DeMille Pictures Corporation
Cast: Richard Walling ("Smoke" Thatcher), Sue Carol (Patsy Schuyler), Robert Edeson (Edgar Thatcher), Jane Keckley (Mrs. Thatcher), Arthur Rankin (Pet Masters), James Bradbury Sr. (Gyp Schwartz), Ivan Lebedeff (Beaut Thibaut)
"Smoke" Thatcher runs with a group of young people who epitomize the Jazz Age with fast cars, bootleg whiskey, all night parties, and a total disregard for parental authority. As the story opens, two carloads of teenagers are racing through the night when one car has a blowout and runs off the road. Fortunately, no one is hurt, but, undeterred, they find an old truck parked on the side of the road and take it. They stop by the local roadhouse, aptly named "Ptomaine Charlie's," where they continue their partying and drinking until a motorcycle cop arrives. The revelers all scatter and head for home.
The next evening, "Smoke" is supposed to pick up his girlfriend, Patsy Schuyler, and take her to a party at a club on the outskirts of town. As he's talking to her, his rival, Pet Masters, arrives at Patsy's house to take her to the party. Patsy tells "Smoke" he has 10 minutes or she's leaving with Pet. When "Smoke" goes to ask for the car, he doesn't realize his father has just gotten a note from the school principal about the three classes he is failing. When "Smoke" is told to go to his room, he rebels and stomps out the door.
Outside, "Smoke" is in a dilemma about what he should do. He knows without a car, Patsy will spend the evening with Pet. The next door neighbor is a close friend, so close, in fact, that "Smoke" calls him "Uncle." The neighbor is out of town, so "Smoke" reasons it is OK to "borrow" his car for the evening and takes it to the club.
At the club he has a confrontation with Pet over Patsy, and when he and Patsy try to leave together, Pet refuses to let her go. "Smoke" and Patsy start to drive from the parking lot, but Pet pulls his car in front of "Smoke's" and refuses to let him pass. "Smoke" rams his car into Pet's, and, thus ensues a wild demolition derby between the two cars as all the other party-goers watch in glee. Finally, "Smoke" pushes Pet's car over on its side, but the car he borrowed is very badly damaged.
In town, "Smoke" and Patsy find a garage run by Gyp Schwartz who is all too familiar with young people and "borrowed" cars. He refuses to work on the car, and "Smoke" is at his wit's end about what to do.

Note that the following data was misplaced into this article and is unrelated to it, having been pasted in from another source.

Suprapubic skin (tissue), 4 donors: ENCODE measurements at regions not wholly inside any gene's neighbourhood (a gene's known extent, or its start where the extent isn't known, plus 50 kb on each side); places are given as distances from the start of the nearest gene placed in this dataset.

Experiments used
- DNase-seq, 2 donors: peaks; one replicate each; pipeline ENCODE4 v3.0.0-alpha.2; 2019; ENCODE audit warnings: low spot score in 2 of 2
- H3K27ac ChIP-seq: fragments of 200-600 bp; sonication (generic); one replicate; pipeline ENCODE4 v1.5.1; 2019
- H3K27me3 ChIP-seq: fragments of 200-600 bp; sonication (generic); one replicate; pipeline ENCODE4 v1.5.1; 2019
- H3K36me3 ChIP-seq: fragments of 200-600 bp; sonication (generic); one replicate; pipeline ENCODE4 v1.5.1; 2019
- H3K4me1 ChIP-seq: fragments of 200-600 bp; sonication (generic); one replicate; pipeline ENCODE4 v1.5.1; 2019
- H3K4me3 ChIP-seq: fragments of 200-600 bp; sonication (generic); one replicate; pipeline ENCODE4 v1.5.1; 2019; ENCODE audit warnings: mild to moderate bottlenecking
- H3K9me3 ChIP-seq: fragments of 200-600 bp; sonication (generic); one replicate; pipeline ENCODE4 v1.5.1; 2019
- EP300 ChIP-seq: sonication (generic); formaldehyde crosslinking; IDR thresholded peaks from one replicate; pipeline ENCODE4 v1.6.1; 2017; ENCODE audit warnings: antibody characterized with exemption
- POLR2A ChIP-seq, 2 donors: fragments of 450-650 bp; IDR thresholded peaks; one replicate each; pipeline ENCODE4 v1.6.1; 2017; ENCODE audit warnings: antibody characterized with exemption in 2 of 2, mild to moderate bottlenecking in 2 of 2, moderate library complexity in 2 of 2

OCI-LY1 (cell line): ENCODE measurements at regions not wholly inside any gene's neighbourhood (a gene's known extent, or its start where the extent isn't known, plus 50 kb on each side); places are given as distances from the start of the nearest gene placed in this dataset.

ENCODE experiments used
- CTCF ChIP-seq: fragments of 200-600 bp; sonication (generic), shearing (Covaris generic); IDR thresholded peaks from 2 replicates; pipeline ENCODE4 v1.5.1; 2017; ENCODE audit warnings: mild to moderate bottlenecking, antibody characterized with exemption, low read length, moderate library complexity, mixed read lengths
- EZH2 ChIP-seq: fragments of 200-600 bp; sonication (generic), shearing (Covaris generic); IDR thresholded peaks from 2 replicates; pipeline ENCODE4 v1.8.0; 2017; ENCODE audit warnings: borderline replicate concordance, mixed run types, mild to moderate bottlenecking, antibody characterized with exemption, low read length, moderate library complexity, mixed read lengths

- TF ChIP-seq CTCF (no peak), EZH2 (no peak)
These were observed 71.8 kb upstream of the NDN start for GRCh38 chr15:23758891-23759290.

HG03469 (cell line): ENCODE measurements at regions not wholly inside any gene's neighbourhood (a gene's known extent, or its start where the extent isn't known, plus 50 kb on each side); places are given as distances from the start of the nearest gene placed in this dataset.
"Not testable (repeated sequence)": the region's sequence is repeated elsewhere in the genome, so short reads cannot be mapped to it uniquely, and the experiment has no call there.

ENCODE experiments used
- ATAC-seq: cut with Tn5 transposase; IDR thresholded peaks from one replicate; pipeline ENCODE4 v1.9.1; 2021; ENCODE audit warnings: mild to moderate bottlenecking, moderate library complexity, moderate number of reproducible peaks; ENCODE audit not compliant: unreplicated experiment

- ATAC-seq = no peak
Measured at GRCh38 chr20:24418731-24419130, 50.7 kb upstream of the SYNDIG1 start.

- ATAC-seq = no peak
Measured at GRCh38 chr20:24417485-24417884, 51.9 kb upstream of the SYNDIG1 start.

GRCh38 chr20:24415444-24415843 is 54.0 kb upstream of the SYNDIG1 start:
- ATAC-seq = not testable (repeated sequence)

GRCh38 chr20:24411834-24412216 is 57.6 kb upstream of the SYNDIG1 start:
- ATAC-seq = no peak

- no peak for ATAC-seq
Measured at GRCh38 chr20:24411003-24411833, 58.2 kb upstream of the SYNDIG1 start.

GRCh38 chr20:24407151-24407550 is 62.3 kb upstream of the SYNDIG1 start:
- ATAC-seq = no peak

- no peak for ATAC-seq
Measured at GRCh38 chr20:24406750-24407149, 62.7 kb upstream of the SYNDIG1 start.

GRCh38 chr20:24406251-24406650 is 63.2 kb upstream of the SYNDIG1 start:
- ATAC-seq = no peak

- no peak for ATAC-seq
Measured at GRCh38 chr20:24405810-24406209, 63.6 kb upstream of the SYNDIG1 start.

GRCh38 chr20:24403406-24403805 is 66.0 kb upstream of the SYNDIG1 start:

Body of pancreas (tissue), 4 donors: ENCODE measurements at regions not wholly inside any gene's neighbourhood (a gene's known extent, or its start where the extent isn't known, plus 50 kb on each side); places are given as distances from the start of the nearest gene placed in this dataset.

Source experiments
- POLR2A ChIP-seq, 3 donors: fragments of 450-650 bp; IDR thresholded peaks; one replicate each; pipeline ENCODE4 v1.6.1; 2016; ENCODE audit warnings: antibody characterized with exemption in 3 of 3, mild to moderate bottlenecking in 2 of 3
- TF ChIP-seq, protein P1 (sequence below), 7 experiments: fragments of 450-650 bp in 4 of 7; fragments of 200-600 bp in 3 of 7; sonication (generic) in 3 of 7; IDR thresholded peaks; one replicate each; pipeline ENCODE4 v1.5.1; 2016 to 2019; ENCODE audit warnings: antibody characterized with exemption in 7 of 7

At this point, gangster Beaut Thibeau drives up with two of his hoods in a limousine. Gyp was supposed to get a driver for a "job" they planned that evening but couldn't find one. Gyp suggests "Smoke" as a driver for them, telling Beaut the boy is in trouble and needs money. Without letting on to what he's planning, Beaut flatters "Smoke" into driving him and his two hoods on their "job," and, with Patsy along, as well, they leave.
It turns out that Beaut and his hoods are robbing the bank where "Smoke's" father is working late, and, in a gun battle outside the bank, "Smoke" sees his father shot by one of the hoods.
As he speeds away, "Smoke" becomes angrier and angrier and drives the car wildly through the streets. Although Beaut threatens to shoot him if he doesn't stop, "Smoke" knows he won't do it since that would cause the car to wreck. Then Beaut threatens to shoot Patsy if he doesn't stop, but at that moment, "Smoke" rams the car into the front of the local police station. The hoodlums are captured, and "Smoke" gets an $8,000 reward for the capture of the notorious gangster Beaut Thibeau.
"Smoke" now has enough money to pay for the car, but he still has his father to deal with. At home, his father sits sternly in a chair with his arm in a sling while Patsy tells of "Smoke's" heroism. "Smoke" put his head in his father's lap with tears of remorse. All is forgiven, and the story ends happily.
copyright 2001 by Tim Lussier, all rights reserved
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